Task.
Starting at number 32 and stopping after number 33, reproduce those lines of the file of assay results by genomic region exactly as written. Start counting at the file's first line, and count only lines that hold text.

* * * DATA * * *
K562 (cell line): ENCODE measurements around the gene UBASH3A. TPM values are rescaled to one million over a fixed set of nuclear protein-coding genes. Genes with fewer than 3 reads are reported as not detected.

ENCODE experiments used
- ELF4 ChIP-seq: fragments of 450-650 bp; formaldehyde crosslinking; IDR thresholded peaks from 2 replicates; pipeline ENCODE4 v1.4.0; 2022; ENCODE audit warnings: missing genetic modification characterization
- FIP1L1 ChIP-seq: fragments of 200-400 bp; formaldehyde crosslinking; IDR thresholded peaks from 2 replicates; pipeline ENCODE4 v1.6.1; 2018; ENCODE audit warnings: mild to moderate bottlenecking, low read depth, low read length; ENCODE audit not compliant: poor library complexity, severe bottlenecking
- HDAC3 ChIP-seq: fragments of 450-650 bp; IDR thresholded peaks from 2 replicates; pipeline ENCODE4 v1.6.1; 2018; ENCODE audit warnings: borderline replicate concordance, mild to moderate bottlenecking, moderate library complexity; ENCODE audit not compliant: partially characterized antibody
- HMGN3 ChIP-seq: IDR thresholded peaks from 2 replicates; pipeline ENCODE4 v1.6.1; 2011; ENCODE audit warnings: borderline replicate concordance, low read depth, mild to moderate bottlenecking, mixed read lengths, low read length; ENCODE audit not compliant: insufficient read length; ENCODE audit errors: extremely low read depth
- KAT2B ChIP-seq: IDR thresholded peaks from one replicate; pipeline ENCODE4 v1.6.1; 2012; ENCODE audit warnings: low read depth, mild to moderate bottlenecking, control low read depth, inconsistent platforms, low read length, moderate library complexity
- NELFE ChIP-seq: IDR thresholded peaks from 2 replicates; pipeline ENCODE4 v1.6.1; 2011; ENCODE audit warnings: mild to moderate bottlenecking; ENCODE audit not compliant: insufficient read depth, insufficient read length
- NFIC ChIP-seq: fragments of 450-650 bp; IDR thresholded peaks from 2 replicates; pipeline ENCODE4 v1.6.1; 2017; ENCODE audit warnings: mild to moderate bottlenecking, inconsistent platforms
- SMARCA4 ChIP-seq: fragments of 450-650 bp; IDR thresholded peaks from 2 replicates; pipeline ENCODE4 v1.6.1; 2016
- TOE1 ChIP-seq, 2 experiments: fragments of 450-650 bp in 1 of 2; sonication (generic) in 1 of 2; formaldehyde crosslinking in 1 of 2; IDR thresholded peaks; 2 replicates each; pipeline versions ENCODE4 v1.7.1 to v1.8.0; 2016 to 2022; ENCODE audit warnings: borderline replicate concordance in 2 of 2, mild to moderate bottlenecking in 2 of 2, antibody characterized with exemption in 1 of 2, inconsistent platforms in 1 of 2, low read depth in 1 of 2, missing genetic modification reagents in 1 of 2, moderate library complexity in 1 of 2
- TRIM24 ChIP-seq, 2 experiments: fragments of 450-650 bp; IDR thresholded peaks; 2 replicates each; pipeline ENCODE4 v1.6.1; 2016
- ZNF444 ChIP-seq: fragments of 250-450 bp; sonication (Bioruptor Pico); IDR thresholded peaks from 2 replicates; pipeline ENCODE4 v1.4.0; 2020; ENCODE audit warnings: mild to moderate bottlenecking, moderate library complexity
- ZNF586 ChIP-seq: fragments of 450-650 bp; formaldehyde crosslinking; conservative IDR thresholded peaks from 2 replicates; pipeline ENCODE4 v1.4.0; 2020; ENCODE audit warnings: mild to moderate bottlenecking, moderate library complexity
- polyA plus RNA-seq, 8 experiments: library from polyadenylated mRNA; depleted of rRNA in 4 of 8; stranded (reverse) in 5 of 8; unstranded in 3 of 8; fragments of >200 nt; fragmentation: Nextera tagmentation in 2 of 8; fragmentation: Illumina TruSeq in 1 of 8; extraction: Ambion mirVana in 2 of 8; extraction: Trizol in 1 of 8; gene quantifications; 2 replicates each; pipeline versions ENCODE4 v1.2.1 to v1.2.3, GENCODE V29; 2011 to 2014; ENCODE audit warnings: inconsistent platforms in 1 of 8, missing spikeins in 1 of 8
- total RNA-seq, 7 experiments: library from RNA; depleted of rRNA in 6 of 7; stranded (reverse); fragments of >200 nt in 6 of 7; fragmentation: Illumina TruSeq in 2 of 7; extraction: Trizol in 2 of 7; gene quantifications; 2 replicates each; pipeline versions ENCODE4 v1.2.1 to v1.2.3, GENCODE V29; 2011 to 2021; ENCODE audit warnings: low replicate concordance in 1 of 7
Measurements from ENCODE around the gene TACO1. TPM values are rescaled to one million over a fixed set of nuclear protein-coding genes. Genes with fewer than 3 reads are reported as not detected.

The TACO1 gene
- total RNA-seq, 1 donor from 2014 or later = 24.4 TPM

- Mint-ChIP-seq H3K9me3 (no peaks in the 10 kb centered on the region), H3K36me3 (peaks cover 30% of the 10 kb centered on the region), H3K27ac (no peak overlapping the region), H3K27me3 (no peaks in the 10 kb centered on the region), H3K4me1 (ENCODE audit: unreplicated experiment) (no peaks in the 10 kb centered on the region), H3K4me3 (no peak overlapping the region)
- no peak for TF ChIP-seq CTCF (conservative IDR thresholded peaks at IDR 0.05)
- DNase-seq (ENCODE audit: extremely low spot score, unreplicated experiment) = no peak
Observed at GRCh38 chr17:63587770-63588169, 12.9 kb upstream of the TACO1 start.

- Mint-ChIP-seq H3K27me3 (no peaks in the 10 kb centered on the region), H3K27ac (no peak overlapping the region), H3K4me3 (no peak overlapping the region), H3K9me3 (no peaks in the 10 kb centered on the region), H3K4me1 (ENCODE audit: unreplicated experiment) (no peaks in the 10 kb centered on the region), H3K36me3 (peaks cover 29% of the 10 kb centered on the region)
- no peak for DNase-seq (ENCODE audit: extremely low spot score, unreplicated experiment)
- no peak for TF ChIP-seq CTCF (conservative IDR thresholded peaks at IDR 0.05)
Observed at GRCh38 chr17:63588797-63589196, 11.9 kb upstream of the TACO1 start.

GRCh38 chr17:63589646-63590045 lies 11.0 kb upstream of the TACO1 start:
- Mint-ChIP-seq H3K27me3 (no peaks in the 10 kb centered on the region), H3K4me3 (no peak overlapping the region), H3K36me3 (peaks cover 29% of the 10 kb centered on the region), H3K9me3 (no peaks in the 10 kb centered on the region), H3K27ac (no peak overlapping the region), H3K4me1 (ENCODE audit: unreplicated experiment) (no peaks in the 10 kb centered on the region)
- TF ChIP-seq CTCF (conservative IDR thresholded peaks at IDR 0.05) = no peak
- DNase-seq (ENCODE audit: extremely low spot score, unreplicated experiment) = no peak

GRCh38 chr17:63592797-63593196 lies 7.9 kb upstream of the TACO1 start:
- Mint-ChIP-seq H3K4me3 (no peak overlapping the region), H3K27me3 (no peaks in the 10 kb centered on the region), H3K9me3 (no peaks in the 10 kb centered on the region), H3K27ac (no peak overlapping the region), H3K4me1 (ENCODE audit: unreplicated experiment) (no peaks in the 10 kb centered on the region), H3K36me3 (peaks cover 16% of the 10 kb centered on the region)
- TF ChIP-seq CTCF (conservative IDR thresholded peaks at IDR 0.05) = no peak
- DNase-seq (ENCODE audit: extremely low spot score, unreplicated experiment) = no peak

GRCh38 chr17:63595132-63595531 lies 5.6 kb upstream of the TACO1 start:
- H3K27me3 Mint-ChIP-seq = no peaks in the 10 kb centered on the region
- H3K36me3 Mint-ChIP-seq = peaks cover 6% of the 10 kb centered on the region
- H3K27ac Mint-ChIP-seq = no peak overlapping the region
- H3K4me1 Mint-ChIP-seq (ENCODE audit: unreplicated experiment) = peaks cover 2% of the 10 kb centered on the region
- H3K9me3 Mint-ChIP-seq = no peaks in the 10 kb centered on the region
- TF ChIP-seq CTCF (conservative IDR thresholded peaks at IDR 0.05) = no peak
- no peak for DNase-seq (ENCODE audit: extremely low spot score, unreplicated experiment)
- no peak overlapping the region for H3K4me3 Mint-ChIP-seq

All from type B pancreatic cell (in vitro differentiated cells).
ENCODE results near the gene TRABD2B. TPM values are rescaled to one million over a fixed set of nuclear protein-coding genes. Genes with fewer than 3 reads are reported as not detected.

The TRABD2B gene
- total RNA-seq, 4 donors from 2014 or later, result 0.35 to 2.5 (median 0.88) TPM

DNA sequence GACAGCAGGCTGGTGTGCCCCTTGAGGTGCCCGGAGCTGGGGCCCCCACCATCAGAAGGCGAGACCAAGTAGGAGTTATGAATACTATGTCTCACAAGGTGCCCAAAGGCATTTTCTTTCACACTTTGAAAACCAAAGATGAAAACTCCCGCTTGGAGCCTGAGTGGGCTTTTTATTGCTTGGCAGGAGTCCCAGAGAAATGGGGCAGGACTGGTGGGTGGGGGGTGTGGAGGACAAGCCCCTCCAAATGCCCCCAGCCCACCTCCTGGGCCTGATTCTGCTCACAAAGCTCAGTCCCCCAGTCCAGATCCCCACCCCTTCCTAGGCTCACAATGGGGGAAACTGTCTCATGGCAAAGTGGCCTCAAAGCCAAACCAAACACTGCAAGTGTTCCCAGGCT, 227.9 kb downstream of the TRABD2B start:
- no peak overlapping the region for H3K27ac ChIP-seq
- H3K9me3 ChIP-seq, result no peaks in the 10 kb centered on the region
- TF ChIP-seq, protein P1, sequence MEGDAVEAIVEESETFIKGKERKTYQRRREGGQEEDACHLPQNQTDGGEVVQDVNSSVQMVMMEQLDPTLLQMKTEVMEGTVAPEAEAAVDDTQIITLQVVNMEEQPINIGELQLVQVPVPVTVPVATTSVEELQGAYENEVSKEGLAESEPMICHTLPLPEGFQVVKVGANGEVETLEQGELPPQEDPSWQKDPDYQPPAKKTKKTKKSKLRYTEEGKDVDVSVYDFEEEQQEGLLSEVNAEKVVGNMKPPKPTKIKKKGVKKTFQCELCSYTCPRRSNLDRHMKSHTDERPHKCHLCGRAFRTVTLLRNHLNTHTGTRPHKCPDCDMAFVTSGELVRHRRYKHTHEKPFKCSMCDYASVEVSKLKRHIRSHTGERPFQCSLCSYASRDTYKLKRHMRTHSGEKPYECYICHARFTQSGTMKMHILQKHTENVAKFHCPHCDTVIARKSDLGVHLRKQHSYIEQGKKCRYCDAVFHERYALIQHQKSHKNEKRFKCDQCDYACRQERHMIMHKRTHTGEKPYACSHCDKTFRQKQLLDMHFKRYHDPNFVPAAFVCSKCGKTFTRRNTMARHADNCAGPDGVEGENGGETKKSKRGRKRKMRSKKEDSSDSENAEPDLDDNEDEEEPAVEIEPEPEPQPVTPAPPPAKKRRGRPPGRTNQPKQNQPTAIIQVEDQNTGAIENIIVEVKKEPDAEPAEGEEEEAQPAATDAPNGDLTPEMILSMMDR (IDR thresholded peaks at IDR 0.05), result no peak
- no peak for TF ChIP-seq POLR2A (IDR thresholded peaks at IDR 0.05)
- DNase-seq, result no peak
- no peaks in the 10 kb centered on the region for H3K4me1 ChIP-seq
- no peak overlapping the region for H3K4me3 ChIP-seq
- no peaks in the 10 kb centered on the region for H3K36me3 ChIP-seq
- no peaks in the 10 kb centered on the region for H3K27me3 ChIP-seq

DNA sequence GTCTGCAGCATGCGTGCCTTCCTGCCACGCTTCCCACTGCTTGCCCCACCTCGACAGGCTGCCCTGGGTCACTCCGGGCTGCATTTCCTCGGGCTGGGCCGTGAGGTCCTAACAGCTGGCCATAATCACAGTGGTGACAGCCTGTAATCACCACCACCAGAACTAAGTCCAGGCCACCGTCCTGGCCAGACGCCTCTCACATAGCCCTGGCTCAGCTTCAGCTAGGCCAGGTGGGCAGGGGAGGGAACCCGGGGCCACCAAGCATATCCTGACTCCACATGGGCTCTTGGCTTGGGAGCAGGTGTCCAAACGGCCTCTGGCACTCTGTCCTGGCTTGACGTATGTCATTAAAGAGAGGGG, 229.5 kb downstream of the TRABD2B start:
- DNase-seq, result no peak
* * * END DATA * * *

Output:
GRCh38 chr17:63592797-63593196 lies 7.9 kb upstream of the TACO1 start:
- Mint-ChIP-seq H3K4me3 (no peak overlapping the region), H3K27me3 (no peaks in the 10 kb centered on the region), H3K9me3 (no peaks in the 10 kb centered on the region), H3K27ac (no peak overlapping the region), H3K4me1 (ENCODE audit: unreplicated experiment) (no peaks in the 10 kb centered on the region), H3K36me3 (peaks cover 16% of the 10 kb centered on the region)